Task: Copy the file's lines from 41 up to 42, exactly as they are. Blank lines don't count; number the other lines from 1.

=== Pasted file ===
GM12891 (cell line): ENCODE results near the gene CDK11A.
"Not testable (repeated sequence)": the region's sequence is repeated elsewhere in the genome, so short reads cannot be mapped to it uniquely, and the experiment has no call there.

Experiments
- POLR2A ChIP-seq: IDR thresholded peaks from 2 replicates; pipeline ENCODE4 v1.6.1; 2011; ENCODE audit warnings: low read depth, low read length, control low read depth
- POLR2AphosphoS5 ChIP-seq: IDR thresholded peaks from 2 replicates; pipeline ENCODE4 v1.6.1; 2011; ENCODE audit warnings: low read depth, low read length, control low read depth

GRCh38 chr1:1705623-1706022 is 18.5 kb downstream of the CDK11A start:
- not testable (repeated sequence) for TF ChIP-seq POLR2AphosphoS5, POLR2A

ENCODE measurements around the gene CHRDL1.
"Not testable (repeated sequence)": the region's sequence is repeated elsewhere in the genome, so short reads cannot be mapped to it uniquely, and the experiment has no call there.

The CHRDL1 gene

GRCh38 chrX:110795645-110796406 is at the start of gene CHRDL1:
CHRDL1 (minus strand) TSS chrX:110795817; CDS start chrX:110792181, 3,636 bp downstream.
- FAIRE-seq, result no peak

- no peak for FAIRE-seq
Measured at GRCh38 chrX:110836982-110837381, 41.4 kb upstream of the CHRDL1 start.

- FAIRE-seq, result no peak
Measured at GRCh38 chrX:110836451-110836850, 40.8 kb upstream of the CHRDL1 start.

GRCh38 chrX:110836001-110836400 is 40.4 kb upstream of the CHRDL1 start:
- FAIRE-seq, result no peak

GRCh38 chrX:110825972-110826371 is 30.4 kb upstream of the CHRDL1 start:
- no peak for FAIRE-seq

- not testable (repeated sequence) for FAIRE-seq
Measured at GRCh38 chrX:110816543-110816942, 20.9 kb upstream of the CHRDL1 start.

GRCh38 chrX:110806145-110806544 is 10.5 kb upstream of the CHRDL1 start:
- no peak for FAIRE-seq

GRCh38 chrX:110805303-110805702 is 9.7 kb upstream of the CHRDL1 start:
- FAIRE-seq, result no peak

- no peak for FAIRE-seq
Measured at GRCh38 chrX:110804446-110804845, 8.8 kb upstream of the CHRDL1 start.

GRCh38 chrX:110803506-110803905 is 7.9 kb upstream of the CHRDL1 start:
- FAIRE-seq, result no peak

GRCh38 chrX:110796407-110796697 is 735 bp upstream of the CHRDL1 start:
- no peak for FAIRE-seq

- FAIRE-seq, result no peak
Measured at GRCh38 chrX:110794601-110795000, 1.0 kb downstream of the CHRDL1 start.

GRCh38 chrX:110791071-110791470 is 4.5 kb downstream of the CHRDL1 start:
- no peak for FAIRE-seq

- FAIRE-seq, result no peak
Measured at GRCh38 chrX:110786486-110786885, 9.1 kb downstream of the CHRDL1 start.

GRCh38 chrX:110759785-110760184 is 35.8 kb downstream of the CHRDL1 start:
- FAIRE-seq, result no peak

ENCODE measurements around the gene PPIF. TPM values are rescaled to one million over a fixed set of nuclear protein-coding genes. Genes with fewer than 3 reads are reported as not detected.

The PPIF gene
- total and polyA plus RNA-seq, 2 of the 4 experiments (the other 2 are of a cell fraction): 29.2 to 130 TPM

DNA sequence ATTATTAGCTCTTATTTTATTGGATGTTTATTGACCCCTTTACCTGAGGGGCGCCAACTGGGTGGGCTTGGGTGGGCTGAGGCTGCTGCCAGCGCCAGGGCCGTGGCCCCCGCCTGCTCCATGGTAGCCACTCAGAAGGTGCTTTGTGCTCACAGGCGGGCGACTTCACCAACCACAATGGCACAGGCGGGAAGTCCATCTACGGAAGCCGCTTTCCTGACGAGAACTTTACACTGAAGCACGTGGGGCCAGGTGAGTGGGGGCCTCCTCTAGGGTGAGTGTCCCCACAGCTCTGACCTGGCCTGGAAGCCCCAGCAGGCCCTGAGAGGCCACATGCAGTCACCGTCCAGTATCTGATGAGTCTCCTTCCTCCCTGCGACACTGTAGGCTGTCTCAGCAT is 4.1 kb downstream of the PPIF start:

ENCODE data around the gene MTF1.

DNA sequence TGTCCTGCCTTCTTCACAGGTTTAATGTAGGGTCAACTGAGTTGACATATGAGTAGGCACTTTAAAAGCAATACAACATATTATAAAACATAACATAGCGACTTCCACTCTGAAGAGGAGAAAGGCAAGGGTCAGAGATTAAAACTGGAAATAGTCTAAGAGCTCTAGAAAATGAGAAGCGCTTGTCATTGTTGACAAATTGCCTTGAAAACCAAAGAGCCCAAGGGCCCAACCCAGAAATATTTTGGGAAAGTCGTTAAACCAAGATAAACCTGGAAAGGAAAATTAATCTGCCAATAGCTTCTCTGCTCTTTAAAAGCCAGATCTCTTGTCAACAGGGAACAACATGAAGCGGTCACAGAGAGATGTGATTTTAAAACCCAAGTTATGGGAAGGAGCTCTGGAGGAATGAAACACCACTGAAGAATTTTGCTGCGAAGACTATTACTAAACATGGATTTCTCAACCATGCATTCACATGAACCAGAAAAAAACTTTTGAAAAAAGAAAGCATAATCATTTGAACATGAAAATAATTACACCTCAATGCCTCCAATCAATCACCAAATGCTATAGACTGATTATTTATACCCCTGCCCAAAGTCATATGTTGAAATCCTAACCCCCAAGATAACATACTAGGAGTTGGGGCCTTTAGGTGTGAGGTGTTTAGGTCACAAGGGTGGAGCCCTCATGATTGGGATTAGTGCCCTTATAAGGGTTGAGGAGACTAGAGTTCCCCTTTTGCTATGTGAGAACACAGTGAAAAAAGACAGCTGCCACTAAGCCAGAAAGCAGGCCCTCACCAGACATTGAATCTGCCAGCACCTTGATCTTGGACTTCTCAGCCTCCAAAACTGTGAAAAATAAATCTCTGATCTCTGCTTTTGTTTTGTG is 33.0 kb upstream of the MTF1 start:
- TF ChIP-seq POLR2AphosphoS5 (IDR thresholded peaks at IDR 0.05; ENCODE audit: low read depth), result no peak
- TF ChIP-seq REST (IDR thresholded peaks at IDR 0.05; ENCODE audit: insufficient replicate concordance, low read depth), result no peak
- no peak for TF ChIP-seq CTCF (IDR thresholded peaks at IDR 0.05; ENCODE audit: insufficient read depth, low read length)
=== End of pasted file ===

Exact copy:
- FAIRE-seq, result no peak

ENCODE measurements around the gene PPIF. TPM values are rescaled to one million over a fixed set of nuclear protein-coding genes. Genes with fewer than 3 reads are reported as not detected.